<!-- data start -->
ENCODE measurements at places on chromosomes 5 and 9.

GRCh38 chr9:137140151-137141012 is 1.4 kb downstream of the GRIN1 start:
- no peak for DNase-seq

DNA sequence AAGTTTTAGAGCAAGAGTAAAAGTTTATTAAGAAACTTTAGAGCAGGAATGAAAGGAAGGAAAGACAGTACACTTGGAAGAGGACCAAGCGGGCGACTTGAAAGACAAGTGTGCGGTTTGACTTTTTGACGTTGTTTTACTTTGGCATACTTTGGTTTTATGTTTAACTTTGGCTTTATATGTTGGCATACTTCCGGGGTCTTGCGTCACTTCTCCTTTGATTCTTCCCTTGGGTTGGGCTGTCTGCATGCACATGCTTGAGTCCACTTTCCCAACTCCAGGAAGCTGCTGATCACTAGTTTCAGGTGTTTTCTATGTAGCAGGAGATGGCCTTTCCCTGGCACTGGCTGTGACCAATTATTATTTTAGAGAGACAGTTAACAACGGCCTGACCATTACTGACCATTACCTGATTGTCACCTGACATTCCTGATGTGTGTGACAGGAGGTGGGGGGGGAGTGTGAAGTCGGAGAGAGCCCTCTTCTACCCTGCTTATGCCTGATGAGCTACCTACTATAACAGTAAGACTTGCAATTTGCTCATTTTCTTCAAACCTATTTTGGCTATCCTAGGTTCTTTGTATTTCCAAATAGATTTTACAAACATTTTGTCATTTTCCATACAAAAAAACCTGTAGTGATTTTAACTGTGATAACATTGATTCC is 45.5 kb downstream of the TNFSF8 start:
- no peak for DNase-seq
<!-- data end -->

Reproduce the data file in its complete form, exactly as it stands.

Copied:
ENCODE measurements at places on chromosomes 5 and 9.

GRCh38 chr9:137140151-137141012 is 1.4 kb downstream of the GRIN1 start:
- no peak for DNase-seq

DNA sequence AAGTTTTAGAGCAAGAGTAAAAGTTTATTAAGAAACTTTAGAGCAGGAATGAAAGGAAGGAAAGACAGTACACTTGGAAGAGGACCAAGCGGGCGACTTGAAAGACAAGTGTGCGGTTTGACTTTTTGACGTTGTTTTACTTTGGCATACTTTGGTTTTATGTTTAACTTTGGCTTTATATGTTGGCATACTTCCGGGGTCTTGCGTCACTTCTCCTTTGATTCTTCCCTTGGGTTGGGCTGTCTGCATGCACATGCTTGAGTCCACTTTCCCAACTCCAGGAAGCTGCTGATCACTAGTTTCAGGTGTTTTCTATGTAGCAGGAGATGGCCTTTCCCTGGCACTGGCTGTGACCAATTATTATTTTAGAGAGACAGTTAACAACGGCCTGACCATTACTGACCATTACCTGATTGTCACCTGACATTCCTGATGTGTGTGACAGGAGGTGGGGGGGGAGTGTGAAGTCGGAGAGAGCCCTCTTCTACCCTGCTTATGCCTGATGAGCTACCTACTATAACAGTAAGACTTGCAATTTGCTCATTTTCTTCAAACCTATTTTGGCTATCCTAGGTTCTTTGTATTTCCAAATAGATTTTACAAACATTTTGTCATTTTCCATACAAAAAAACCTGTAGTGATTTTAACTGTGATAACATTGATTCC is 45.5 kb downstream of the TNFSF8 start:
- no peak for DNase-seq